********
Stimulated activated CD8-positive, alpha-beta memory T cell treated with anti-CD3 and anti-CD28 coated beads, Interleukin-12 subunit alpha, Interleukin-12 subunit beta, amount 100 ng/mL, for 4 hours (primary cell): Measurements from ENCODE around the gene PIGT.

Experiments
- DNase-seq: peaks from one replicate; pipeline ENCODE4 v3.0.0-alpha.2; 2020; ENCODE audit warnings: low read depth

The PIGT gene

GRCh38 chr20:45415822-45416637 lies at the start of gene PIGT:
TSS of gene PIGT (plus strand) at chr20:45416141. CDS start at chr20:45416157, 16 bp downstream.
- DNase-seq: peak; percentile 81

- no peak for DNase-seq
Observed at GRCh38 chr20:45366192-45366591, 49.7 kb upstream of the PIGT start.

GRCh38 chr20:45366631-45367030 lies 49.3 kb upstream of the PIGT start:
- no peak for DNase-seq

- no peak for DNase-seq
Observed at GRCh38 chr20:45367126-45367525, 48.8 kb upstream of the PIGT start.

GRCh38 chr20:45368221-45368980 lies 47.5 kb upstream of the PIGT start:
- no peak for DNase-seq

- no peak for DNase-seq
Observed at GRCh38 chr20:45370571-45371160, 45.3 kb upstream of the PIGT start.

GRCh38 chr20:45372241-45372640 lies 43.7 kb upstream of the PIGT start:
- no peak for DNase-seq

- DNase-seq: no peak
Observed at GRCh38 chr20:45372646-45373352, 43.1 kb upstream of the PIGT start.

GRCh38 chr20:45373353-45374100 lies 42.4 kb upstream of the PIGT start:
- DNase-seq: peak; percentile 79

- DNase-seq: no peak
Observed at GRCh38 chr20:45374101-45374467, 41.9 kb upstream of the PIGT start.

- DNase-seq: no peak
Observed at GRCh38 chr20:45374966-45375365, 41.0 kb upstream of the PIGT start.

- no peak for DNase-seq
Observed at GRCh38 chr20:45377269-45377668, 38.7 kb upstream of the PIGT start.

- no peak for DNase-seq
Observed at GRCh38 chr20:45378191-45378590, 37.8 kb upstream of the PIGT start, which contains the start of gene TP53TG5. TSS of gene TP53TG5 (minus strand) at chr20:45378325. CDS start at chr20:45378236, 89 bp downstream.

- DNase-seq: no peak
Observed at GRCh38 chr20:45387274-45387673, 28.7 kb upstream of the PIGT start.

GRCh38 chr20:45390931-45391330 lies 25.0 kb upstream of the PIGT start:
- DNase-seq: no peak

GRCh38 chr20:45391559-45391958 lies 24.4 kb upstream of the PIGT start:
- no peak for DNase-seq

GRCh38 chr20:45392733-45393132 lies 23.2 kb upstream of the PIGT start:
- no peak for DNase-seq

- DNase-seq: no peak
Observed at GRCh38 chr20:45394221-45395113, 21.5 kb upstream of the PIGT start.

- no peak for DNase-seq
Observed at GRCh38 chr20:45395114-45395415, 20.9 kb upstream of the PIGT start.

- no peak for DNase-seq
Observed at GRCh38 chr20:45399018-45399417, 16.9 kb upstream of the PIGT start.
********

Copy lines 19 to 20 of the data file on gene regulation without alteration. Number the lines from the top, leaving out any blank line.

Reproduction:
- no peak for DNase-seq

- DNase-seq: no peak